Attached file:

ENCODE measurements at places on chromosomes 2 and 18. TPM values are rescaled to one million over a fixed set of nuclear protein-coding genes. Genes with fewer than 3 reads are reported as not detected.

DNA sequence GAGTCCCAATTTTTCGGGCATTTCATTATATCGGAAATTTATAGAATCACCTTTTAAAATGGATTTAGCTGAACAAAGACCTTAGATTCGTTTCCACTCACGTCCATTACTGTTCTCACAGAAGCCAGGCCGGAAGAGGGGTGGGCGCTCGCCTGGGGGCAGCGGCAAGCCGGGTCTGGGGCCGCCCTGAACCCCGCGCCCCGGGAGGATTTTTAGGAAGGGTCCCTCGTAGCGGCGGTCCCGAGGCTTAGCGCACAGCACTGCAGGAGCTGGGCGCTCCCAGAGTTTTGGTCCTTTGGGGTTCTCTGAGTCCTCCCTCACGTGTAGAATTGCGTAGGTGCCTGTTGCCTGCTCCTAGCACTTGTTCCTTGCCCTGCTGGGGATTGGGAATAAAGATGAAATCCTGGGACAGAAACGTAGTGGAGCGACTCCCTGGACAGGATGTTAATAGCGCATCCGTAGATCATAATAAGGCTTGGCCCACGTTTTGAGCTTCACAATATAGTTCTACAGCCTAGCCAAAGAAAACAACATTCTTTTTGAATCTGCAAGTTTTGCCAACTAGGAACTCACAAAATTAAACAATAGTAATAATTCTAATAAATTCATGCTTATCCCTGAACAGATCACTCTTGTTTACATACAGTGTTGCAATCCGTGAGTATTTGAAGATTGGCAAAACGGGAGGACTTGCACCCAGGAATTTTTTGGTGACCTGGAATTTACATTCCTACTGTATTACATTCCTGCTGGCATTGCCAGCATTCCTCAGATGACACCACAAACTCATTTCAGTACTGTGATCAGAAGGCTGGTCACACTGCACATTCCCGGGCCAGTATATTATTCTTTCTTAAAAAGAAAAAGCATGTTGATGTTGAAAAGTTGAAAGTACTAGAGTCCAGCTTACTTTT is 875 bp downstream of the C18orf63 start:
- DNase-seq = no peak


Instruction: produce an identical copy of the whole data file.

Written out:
ENCODE measurements at places on chromosomes 2 and 18. TPM values are rescaled to one million over a fixed set of nuclear protein-coding genes. Genes with fewer than 3 reads are reported as not detected.

DNA sequence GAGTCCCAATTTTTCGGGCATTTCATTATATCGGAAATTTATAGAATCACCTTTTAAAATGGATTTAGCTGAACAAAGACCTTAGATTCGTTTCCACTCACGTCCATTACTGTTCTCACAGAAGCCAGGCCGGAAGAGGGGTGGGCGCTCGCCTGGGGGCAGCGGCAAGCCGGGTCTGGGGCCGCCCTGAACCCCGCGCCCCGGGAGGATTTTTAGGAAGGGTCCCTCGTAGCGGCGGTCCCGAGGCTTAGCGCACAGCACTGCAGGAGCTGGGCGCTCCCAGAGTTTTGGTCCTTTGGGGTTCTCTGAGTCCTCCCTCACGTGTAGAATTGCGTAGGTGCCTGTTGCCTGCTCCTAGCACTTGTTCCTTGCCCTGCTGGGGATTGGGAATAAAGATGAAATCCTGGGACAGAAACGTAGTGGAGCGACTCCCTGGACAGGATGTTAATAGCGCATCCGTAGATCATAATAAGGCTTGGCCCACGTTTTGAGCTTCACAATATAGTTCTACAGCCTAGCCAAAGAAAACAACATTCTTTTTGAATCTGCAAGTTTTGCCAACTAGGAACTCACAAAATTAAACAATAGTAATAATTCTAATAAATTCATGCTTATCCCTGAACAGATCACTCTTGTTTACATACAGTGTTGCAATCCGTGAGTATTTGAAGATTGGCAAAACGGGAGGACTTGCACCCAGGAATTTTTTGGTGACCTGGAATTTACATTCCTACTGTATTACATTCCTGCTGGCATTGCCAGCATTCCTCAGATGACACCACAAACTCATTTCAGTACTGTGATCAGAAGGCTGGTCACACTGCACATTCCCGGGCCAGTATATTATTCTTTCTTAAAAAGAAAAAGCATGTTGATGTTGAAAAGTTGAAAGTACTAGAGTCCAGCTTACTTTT is 875 bp downstream of the C18orf63 start:
- DNase-seq = no peak